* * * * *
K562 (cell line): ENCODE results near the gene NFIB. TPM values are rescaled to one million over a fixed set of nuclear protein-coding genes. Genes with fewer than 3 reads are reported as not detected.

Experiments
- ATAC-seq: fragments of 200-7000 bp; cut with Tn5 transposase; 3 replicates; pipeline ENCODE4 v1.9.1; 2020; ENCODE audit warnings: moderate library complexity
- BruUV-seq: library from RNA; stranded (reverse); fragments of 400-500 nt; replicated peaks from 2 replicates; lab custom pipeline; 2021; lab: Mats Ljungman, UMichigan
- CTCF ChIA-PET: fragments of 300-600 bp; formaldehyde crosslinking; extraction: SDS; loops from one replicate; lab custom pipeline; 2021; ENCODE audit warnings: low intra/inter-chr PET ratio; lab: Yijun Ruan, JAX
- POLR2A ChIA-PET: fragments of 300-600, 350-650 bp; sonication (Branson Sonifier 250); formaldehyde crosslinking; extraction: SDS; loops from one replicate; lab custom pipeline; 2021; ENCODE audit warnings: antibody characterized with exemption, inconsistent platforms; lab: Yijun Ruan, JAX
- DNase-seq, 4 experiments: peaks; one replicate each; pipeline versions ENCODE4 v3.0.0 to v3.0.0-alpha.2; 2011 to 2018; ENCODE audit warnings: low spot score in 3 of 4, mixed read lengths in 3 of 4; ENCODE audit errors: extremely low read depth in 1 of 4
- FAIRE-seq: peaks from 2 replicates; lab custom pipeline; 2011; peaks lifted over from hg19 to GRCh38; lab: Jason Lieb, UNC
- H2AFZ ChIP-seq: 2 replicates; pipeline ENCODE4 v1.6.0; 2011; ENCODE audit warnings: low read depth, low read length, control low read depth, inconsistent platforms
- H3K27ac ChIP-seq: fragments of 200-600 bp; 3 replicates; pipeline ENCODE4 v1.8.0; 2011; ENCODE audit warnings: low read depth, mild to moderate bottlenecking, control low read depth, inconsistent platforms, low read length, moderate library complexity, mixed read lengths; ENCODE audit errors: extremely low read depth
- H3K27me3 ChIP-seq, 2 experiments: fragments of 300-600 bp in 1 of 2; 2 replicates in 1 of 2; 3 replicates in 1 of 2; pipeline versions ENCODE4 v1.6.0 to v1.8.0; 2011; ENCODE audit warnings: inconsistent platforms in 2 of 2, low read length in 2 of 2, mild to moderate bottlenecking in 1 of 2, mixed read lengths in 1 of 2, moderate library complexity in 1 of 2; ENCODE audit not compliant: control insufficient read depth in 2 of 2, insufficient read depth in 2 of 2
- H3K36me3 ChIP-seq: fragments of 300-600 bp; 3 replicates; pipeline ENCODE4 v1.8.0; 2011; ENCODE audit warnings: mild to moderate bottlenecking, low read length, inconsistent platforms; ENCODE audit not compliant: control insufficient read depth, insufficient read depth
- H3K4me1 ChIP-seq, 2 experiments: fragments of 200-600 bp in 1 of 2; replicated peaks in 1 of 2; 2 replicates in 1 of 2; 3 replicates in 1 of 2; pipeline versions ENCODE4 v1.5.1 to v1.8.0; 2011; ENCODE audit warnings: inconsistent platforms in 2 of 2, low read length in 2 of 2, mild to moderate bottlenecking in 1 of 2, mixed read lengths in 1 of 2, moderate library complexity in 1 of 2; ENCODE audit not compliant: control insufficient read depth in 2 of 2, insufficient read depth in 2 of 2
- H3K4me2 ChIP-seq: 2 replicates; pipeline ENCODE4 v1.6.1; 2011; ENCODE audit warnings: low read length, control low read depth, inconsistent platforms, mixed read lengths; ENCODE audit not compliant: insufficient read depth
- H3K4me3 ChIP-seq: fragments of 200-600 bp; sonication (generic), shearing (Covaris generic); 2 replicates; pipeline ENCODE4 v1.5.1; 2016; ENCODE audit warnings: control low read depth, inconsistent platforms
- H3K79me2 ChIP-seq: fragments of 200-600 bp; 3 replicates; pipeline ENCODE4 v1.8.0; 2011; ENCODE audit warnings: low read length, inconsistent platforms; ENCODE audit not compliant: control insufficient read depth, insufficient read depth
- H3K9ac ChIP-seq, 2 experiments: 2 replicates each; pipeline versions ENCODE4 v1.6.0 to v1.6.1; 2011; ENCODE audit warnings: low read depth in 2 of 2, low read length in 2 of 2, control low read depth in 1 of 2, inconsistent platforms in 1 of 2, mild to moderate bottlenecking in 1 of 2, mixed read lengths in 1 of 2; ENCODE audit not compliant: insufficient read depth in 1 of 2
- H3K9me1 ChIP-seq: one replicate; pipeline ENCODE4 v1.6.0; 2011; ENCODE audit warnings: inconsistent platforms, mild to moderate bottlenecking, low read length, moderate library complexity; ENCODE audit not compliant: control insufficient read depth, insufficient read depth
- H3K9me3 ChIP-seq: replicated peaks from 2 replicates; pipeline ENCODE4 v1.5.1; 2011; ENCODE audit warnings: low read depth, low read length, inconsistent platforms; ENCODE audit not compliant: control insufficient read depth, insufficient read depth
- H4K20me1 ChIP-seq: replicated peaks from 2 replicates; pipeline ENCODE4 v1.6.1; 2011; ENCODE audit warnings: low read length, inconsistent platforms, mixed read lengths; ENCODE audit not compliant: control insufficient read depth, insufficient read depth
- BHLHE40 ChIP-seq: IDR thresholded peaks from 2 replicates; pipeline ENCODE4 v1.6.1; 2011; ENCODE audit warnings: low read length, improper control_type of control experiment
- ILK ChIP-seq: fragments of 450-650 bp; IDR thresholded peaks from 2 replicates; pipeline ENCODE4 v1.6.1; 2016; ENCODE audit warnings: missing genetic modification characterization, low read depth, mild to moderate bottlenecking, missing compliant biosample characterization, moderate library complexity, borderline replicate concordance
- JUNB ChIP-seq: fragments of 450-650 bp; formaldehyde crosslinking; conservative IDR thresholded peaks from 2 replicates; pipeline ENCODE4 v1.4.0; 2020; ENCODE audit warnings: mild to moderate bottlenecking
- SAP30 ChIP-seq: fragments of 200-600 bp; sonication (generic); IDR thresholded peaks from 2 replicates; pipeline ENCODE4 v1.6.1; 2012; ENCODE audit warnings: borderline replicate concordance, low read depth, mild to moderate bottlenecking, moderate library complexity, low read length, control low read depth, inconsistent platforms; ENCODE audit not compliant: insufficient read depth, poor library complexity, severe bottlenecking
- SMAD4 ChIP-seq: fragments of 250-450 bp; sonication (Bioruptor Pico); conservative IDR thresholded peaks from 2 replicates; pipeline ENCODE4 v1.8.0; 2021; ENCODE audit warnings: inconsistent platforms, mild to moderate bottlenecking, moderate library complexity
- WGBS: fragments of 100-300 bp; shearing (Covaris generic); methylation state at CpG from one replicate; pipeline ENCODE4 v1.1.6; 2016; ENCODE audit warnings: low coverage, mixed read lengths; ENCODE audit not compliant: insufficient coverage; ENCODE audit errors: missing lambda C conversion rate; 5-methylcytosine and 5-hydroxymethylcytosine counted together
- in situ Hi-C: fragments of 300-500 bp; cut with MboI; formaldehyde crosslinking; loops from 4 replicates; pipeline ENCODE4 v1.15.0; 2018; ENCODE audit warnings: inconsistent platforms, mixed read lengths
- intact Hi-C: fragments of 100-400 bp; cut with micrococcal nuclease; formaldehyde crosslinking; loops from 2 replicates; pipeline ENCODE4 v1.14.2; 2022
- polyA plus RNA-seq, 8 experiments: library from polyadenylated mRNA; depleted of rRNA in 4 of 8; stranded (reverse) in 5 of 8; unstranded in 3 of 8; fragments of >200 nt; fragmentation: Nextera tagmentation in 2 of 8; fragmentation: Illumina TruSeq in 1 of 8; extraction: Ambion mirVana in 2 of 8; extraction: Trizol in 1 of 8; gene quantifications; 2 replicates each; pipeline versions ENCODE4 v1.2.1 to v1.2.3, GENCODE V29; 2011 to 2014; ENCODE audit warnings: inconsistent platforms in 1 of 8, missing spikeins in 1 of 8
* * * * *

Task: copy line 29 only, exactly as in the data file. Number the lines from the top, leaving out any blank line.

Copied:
- polyA plus RNA-seq, 8 experiments: library from polyadenylated mRNA; depleted of rRNA in 4 of 8; stranded (reverse) in 5 of 8; unstranded in 3 of 8; fragments of >200 nt; fragmentation: Nextera tagmentation in 2 of 8; fragmentation: Illumina TruSeq in 1 of 8; extraction: Ambion mirVana in 2 of 8; extraction: Trizol in 1 of 8; gene quantifications; 2 replicates each; pipeline versions ENCODE4 v1.2.1 to v1.2.3, GENCODE V29; 2011 to 2014; ENCODE audit warnings: inconsistent platforms in 1 of 8, missing spikeins in 1 of 8